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Excerpted from the OriginalHammondLeslieFaq

The tone generator assembly consists of an AC SynchronousMotor connected to a drive shaft which turns a series of DrivingGears. Meshed to the driving gears are DrivenGears which turn a series of tonewheels. Each ToneWheel rotates adjacent to a MagnetAndCoil assembly (similar to an electric guitar pickup). The number of bumps on each ToneWheel times the GearRatio times the rotational speed of the motor determines the pitch produced by a particular tone wheel assembly. The pitches approximate even-tempered tuning, (it's done with integer math after all).

Each ToneWheel Hammond Organ has a main ToneGenerator within it, and in some cases, depending on the model, a ChorusGenerator. Depending on the model and the year it was built, Hammond tonewheel organs had different TypesOfToneGenerators.

The AC synchronous motor is connected via a resilient CoilSpring coupling to a drive shaft extending the entire length of the generator.

Twenty four brass driving gears (2 each of 12 sizes) are mounted on this shaft with resilient coil spring couplings. Each driving gear turns two bakelite driven gears which each turn two tonewheels.

Of the 96 tonewheels in the most popular Hammond models (B-3, C-3, A-100 etc.), 91 are 'true' tonewheels -being used for sound generation, with the other 5 being balance wheels. A few Hammond models (Grand 100, E-100, H-100, etc.) used all 96 tonewheels for sound generation. One Hammond model, the X-66, used a tone generator with only 12 tonewheels.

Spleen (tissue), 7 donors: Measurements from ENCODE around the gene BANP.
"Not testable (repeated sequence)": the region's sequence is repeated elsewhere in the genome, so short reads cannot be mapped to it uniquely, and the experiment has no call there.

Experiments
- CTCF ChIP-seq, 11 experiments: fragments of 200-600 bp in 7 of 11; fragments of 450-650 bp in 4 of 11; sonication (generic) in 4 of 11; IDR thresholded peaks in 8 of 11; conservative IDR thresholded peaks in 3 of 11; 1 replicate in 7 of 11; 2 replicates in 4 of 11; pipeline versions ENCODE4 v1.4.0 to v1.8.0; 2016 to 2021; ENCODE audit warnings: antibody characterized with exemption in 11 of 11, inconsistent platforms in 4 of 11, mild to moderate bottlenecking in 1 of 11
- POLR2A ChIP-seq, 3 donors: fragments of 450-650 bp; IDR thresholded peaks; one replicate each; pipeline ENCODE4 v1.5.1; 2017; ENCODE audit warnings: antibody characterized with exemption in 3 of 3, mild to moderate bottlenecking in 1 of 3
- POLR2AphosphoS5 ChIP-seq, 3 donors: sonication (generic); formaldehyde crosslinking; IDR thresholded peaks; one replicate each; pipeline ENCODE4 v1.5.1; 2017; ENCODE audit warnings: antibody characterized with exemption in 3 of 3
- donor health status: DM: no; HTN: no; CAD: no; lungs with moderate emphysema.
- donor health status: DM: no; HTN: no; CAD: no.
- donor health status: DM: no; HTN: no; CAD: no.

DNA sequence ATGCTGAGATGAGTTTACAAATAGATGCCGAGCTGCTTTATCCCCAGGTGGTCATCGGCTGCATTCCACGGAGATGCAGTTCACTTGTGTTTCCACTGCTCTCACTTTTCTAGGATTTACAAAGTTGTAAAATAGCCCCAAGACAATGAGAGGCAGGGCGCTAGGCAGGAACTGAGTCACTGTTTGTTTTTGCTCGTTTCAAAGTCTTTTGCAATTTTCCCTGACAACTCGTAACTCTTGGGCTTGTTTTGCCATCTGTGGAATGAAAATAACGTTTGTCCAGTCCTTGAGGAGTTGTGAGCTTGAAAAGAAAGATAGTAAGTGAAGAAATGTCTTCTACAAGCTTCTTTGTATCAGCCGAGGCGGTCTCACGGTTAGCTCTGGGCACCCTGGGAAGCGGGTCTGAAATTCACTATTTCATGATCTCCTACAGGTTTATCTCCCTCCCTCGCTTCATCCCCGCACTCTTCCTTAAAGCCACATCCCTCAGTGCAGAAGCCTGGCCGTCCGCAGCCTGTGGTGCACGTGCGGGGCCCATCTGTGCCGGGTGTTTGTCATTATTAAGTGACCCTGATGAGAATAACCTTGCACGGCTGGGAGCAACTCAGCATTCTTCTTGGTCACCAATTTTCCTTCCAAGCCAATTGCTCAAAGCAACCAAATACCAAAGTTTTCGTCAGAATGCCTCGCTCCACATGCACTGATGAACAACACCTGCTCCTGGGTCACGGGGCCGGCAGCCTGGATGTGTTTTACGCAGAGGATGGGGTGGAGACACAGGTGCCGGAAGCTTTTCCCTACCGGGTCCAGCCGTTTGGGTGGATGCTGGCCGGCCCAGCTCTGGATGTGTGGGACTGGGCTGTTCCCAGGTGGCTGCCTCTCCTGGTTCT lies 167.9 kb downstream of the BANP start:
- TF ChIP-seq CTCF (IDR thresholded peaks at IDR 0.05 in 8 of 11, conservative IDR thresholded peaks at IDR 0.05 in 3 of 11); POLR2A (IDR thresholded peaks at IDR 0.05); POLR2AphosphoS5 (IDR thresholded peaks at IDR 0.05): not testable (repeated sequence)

Each driving gear, its two driven gears and four tonewheels run in a compartment magnetically shielded from the others, by steel plates which divide the generator into a series of bins. All tonewheels in a compartment turn at the same speed but have different numbers of bumps so the tonewheels in a compartment are therefore harmonically related.

AC SynchronousMotors are not self starting. In Hammond clocks, the synchronous motors were started by manually spinning a small knob in the back of the clock. In the original patent drawings, the organ is shown with a hand crank in the side of the organ to start the motor! Fortunately, all production models have included an AC induction StartMotor to start the organ. The StartMotor is mounted near one end of the drive shaft, the SynchronousMotor being at the other end. (Or, on some later models, a self start "Blue" motor is the only motor.) The drive shaft on the StartMotor side of the shaft also turns the scanner Vibrato.

Each ToneWheel rotates adjacent to a MagnetAndCoil assembly.

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